Latest news is at the bottom
Formula One Season Comes To An End
Nov 2 - The final race in San Paulo Brazil began with a switch to tires as a short rainfall came a minute before the race was to start. Points leader
Lewis Hamilton, driving for McLaren, needed to finish in fifth place to clinch the championship. Ferrari driver Felipe Massa needed to finish in first
or second and have a poor result from Hamilton to win the title.
Massa grabbed the lead and stayed in front while Hamilton lingered back
As the race was nearing the end, Hamilton was back in 6th place and on the
slower rain tires while those in front of him had slicks.
But rain was predicted at any moment!
As Massa crossed the finish line, he was going to be the champion and the
Ferrari pits celebrated.
But as Lewis neared the finish line, Timo Glock dropped out, giving Lewis 5th
place and the 2008 Driver's Championship, making him the youngest
champion in history.
Ferrari still managed to take home the Manufacturer's Championship. This
was David Coulthard's last F1 race. He was knocked out in the first lap.
2008 Season Ends For NASCAR
Nov 17 - Jimmie Johnson came into Sunday's race with a 141 point lead
over Carl Edwards, the only other driver in the Chase for the Championship
that had a possibility of catching him. Johnson needed a 36th place finish on
Sunday to clinch the title even with Edwards winning the race and leading the
most laps. He finished 15th and claimed his third straight championship.
Johnson came into the Chase in third place behind Edwards and Kyle Busch,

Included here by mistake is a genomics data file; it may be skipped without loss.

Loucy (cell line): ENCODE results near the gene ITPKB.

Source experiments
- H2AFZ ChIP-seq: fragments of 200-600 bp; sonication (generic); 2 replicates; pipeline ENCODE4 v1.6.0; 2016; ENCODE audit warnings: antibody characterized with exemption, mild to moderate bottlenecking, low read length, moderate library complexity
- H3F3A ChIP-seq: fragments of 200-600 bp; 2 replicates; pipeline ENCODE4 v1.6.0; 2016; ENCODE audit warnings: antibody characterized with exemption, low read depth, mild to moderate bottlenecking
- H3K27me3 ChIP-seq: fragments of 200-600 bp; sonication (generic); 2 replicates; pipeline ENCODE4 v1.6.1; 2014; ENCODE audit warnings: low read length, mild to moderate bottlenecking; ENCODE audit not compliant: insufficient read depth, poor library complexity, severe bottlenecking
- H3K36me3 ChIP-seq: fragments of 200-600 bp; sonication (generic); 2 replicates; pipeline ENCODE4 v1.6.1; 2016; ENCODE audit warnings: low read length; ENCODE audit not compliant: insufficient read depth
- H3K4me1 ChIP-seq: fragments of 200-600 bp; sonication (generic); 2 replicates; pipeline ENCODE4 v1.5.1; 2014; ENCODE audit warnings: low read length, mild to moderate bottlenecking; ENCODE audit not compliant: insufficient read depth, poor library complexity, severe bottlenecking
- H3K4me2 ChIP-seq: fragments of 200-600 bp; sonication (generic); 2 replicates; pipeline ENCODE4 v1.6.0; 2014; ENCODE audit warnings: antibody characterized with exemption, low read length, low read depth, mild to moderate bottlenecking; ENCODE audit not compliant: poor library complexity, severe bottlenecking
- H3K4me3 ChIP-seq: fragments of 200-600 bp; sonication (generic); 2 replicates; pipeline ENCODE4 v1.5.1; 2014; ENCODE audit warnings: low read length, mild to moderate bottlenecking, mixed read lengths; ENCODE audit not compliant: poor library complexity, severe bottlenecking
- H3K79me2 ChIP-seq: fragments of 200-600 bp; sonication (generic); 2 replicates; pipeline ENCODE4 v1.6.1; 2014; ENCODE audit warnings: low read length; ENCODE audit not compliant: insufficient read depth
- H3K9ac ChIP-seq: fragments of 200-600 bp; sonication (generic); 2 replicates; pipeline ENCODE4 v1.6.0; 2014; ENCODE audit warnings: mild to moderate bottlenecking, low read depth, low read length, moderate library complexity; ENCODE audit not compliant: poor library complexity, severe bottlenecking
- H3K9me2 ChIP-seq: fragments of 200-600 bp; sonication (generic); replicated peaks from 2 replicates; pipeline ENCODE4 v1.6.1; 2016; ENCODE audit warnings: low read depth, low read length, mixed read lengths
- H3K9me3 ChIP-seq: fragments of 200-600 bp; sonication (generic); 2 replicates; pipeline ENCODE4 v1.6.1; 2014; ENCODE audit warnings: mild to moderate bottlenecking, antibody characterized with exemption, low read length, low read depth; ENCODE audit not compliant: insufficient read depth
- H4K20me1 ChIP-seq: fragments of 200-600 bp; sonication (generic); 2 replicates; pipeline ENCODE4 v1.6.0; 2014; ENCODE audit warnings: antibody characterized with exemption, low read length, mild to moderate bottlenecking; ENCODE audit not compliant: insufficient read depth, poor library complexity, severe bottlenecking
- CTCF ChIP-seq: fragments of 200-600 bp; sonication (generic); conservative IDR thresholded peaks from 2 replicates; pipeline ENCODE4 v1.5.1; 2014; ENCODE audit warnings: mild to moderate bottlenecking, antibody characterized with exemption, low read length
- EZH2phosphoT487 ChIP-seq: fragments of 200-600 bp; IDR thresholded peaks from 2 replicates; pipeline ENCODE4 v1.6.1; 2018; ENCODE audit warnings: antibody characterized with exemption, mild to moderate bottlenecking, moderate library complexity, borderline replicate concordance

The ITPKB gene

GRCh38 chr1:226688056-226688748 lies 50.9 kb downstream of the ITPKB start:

who won a series-high eight races in the first 26-race segment. He finished
second at Loudon in the first race of the playoff and took the points lead when
he won at Kansas in Race 3. He also won at Martinsville and last week in
Johnson joins Cale Yarborough as the only driver to win three consecutive
titles and became the eighth driver in NASCAR history to win three or more
championships. Richard Petty and Dale Earnhardt Sr. each won seven
championships while Jeff Gordon, the co-owner of Johnson's team, has four.
Johnson's numbers are already becoming legendary. In his seven seasons in
NASCAR's top division, the 33-year-old from El Cajon, CA has finished in the
top five in the championship standings every year. He won three races and
finished fifth as a rookie in 2002 before a pair of second place finishes in
2003 and 2004. He dipped back down to fifth in 2005 before winning his first
of three championships in 2006.
No other team has won more than the 40 races Johnson has won since 2002.
Carl Edwards not only finished 2nd in the Cup championship, he finished 2nd
in the Nationwide Series too. He is the first driver to ever do that.
Australia Gone From IndyCar Schedule
Nov 22 - Surfer's Paradise was a popular race for Champ Car since 1991.
After the unification with the IRL this year, a non-points race was held there
last month. That race went off well and all parties involved were happy with it.
However, the Gold Coast Indy organizers and the IRL were unable to find a
way to include the circuit on next year's Indy Car schedule.
In stepped A1GP who signed a 5-year deal to be the premiere race at the
A1GP, first known only as a Winter series to fill a gap for racing fans, has
sprung wings showcasing a open-wheel series based on nations around the